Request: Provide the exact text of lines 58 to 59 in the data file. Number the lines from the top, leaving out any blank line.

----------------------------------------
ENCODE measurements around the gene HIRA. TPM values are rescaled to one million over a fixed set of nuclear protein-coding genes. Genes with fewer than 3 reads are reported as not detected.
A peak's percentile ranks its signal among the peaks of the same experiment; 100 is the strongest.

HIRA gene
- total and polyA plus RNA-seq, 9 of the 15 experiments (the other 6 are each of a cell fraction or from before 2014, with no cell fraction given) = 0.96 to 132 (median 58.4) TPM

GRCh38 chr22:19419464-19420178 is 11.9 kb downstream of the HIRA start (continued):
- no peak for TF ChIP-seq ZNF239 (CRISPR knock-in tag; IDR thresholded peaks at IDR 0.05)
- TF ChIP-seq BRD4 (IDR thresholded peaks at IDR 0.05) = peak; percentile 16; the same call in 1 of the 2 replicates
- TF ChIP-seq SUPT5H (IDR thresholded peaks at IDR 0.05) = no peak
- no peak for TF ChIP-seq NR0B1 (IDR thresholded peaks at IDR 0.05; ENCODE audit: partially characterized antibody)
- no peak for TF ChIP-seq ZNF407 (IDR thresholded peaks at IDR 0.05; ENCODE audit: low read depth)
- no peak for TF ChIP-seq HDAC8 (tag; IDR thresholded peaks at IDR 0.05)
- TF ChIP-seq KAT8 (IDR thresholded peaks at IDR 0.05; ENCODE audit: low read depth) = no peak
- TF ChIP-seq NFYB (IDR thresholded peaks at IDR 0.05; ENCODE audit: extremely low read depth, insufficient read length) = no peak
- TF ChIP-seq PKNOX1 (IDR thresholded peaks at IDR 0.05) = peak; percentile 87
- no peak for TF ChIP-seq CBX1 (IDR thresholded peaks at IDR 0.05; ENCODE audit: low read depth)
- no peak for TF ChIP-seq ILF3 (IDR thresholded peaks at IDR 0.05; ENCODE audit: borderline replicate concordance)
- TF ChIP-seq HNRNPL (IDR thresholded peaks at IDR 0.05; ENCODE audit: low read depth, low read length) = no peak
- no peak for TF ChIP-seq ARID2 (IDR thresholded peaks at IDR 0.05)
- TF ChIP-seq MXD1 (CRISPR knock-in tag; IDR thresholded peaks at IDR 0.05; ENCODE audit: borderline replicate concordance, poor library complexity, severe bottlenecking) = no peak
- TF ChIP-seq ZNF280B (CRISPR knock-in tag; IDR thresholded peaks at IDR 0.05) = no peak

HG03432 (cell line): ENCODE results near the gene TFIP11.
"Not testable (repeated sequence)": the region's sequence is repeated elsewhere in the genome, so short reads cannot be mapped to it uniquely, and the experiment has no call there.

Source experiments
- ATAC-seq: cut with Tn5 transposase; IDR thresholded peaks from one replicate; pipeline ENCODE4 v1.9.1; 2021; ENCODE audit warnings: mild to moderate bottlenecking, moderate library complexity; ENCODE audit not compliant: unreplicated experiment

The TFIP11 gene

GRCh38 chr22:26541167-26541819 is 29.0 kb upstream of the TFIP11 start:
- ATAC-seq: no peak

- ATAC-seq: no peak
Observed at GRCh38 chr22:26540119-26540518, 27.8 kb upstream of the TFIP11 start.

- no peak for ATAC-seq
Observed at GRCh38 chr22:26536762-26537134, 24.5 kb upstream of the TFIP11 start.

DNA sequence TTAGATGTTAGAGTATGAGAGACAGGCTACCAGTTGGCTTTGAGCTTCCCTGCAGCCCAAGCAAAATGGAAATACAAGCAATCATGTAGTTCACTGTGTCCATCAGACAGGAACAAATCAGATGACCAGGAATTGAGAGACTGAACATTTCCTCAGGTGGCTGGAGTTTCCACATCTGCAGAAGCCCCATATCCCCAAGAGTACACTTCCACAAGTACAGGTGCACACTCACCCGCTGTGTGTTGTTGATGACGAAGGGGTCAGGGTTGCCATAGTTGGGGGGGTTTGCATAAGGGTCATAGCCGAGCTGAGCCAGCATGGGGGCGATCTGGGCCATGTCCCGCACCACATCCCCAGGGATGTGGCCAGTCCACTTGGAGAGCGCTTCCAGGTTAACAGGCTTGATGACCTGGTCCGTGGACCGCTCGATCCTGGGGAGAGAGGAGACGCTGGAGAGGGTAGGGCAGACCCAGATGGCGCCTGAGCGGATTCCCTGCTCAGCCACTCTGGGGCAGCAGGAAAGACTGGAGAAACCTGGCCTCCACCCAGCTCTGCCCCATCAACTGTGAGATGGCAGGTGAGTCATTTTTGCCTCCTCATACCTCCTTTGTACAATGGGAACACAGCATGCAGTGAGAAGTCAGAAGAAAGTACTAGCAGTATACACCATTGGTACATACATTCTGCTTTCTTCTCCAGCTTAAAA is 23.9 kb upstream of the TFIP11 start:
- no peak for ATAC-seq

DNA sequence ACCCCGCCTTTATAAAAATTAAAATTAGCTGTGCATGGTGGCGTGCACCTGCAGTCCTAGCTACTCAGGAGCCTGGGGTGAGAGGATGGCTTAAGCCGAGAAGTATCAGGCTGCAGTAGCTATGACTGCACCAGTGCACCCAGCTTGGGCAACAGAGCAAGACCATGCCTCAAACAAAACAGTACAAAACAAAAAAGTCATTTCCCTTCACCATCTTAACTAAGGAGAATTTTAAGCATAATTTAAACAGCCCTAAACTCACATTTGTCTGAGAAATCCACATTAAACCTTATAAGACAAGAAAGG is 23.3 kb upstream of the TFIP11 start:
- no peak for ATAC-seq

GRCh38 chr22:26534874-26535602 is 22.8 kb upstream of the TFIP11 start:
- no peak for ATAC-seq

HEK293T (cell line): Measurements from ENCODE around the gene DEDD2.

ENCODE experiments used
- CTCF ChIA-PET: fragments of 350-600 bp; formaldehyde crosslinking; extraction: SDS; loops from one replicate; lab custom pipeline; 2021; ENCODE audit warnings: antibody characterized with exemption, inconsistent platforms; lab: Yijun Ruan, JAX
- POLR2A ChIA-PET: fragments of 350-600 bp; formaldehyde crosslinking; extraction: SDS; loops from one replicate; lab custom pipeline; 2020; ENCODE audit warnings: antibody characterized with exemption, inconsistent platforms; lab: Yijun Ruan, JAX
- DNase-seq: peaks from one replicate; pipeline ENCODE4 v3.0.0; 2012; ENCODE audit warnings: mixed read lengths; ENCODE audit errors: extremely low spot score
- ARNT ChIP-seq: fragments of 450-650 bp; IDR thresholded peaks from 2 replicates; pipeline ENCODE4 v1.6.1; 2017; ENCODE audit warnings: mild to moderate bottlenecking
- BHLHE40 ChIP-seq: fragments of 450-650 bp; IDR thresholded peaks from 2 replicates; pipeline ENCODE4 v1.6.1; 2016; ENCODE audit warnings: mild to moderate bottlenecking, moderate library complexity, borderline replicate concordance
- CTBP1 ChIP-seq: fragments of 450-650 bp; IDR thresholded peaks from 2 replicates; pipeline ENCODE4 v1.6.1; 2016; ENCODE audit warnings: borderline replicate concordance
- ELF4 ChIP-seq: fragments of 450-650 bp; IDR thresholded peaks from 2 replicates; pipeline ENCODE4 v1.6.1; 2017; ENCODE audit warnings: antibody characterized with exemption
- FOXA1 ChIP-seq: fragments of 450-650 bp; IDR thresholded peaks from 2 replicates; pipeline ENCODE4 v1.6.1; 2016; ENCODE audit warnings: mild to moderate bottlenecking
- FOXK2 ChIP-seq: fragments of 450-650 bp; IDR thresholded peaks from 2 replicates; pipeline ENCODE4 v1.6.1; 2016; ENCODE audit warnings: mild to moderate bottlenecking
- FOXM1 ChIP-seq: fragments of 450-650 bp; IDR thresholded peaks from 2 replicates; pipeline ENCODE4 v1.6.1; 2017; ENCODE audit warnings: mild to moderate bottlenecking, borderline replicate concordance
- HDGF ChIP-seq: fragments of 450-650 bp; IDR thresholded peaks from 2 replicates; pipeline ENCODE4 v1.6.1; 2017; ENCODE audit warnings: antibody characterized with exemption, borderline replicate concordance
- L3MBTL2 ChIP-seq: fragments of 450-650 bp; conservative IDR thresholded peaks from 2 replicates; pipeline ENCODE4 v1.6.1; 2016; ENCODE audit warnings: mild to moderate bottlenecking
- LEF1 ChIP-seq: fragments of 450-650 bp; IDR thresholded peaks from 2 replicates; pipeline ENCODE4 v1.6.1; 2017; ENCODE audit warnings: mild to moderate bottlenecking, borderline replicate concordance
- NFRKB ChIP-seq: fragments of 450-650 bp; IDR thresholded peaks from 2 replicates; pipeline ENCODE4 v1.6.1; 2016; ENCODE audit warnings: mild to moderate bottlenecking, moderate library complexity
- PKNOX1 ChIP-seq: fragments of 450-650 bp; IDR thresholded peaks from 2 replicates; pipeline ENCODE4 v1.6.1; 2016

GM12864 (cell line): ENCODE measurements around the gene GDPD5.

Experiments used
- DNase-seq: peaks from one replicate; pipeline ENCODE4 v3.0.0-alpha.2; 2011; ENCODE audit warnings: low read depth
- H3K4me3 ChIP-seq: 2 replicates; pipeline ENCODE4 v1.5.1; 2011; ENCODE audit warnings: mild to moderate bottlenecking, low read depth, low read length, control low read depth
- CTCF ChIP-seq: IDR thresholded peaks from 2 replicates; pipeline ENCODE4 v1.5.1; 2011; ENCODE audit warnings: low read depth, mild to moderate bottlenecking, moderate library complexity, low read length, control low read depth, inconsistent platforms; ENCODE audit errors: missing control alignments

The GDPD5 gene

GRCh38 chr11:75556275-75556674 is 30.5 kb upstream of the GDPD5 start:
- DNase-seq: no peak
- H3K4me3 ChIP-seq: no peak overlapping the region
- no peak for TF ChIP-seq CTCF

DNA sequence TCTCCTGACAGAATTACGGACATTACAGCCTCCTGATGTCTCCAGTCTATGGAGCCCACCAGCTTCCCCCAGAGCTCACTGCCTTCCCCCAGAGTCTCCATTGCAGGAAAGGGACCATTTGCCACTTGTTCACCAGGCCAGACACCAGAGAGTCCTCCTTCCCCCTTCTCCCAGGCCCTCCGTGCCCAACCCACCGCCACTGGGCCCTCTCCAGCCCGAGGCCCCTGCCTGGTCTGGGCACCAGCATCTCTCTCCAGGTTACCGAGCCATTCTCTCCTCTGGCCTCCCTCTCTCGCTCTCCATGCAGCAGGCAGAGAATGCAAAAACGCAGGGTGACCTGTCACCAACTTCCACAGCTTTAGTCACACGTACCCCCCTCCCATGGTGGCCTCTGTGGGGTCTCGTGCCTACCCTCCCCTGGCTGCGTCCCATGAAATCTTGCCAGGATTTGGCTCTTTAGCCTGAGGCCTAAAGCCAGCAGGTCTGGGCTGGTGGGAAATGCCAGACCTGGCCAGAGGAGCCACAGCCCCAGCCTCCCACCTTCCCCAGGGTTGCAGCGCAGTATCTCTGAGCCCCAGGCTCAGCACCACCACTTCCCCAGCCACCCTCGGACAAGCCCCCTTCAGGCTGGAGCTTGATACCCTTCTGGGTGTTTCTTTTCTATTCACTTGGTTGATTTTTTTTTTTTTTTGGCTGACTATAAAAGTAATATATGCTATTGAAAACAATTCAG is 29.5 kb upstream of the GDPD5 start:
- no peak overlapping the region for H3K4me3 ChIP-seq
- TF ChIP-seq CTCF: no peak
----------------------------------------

- H3K4me3 ChIP-seq: 2 replicates; pipeline ENCODE4 v1.5.1; 2011; ENCODE audit warnings: mild to moderate bottlenecking, low read depth, low read length, control low read depth
- CTCF ChIP-seq: IDR thresholded peaks from 2 replicates; pipeline ENCODE4 v1.5.1; 2011; ENCODE audit warnings: low read depth, mild to moderate bottlenecking, moderate library complexity, low read length, control low read depth, inconsistent platforms; ENCODE audit errors: missing control alignments